If you own a home and are looking to save on your taxes, or if you’re considering buying a home in 2017 and trying to see if you can afford it, here are five valuable deductions that you may be able to claim if you’re a homeowner:
- Mortgage interest
The interest paid on a home loan is typically the largest potential deduction for middle-class Americans. For instance, a 30-year mortgage on a $300,000 at current rates will run you more than $12,000 in interest payments your first year. If you happen to own a second home, too, you can also deduct the mortgage interest on that, as long as it isn’t a rental property.
If you recently purchased a home but paid “points” to the bank in order to get a better rate, that expense is tax deductible in the year you paid them. A point is typically 1% of your loan amount so, on that $300,000 home, you would get a $3,000 tax break for paying down one point. Points on refinance loans and home equity loans are also deductible but must be spread over the life of the loan instead of all in one year’s return, so those are less lucrative but can still ad up.
- Energy credits
If you make expenditures that improve the energy efficiency of your home, you may qualify for a tax credit. These include items like insulation, windows, doors and roofs. A tax credit is even better than a deduction, because they are dollar-for-dollar savings instead of simply saving you whatever tax you paid based on your income bracket. For instance, if you’re in the 28% tax bracket, then a $1,000 deduction lowers your tax bill only $280, while a credit lowers your tax bill by $1,000 regardless of your effective tax rate. There are limits on energy credits depending on what you purchased, but the dollar-for-dollar savings make them very valuable.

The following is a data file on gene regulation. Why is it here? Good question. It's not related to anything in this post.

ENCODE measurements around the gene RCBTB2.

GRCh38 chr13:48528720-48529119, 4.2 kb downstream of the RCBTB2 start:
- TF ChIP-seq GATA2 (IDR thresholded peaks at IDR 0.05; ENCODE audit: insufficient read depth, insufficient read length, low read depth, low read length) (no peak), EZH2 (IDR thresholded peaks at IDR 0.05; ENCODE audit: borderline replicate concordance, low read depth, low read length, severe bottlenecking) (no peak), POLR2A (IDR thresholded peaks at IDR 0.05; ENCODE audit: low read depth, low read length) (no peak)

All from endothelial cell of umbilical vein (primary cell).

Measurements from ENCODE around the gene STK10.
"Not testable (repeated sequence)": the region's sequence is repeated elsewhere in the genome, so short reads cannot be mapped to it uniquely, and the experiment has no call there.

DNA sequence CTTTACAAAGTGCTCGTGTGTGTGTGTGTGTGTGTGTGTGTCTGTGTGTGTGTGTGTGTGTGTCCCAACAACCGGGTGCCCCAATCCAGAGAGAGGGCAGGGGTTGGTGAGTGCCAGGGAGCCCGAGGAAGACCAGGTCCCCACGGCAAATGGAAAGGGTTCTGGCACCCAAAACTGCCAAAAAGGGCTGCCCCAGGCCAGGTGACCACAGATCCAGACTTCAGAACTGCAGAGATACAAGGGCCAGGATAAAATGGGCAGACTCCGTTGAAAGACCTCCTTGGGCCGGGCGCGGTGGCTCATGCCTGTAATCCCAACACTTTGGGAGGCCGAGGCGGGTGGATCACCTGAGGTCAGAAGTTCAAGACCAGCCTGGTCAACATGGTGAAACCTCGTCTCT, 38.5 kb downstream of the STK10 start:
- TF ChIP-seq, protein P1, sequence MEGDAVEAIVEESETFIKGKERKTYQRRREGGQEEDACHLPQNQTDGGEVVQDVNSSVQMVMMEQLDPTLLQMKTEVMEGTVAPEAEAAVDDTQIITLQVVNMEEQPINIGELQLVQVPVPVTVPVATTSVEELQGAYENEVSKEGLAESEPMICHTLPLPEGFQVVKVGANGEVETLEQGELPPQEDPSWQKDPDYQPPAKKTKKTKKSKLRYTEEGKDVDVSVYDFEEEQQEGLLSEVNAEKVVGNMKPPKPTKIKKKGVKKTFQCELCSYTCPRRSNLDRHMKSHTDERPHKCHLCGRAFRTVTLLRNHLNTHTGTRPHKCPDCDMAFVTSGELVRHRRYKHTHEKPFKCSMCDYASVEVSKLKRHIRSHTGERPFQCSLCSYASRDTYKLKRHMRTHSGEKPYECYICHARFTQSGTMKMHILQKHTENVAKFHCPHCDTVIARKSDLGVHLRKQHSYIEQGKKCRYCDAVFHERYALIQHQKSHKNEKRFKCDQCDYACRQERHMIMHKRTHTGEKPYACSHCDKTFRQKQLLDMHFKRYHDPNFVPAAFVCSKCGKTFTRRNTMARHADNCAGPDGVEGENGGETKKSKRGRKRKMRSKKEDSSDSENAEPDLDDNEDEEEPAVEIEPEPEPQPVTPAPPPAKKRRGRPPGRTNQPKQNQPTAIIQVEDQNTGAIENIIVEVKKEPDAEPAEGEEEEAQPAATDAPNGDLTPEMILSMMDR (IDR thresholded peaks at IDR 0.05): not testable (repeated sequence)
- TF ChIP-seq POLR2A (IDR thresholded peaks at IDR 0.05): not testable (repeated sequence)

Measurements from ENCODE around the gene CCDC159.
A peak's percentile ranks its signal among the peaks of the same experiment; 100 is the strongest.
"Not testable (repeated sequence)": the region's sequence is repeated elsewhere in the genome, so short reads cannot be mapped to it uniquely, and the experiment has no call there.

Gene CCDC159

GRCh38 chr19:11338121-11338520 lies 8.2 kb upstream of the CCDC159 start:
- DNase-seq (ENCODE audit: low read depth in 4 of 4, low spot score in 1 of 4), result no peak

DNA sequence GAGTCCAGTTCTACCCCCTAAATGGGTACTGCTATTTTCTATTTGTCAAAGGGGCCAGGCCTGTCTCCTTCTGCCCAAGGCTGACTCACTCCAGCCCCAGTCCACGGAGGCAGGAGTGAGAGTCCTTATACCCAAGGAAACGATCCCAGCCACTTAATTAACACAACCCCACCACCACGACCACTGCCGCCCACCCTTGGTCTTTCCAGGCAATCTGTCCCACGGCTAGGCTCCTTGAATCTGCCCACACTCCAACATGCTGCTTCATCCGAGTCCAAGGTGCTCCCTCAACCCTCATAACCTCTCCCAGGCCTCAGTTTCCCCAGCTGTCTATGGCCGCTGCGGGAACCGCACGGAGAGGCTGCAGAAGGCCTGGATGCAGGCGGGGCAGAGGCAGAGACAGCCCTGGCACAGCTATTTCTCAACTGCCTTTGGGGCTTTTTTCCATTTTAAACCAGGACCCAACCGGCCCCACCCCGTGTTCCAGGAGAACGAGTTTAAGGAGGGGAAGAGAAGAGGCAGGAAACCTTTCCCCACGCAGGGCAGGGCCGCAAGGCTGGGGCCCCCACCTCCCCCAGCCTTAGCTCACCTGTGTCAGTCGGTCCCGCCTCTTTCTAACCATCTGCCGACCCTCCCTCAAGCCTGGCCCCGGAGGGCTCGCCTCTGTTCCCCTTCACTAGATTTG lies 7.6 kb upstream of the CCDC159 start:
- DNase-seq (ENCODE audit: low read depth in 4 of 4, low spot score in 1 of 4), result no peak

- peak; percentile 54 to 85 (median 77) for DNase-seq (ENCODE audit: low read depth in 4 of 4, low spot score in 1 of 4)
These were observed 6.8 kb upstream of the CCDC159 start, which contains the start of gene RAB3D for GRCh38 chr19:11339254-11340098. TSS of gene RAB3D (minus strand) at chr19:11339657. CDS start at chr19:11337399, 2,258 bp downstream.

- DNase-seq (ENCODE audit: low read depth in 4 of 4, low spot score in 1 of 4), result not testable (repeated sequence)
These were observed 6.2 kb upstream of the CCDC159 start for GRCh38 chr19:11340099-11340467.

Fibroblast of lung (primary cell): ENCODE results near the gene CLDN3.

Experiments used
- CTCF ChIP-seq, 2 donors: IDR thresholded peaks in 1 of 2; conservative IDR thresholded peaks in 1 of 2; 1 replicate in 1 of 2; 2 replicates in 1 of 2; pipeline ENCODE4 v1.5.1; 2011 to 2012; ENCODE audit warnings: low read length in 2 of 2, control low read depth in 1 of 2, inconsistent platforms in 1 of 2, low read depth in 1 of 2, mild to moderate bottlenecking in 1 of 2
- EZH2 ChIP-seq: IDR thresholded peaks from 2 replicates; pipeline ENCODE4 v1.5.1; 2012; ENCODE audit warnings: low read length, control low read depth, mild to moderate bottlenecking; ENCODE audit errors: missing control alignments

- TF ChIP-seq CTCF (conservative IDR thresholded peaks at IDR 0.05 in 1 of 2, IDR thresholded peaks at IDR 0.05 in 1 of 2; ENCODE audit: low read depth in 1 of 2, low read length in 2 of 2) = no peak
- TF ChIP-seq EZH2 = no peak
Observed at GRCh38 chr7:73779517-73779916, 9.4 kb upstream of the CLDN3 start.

- Property taxes
State taxes levied on your primary residence is deductible, too, and can add up in a hurry depending on where you live. Deducting this big local tax bill can save you a lot on your federal return.
- Casualty losses
If you suffered property damage and weren’t reimbursed by an insurance company for repairs, you may be eligible for a big deduction. Whether it’s a flooding or a fallen tree or even vandalism, sometimes damage to your home can cost you thousands of dollars out-of-pocket. Your casualty loss deduction must exceed 10% of your adjusted gross income, so don’t bother writing off small-time repairs. But if you incur significant expenses repairing your home after an unfortunate event, document everything and tap into this tax break to ease some of the pain.
Always consult a qualified tax attorney or accountant with regards to your specific tax situation. For Real Estate advice, RE/MAX Park Square is your local professional. Our door is always open.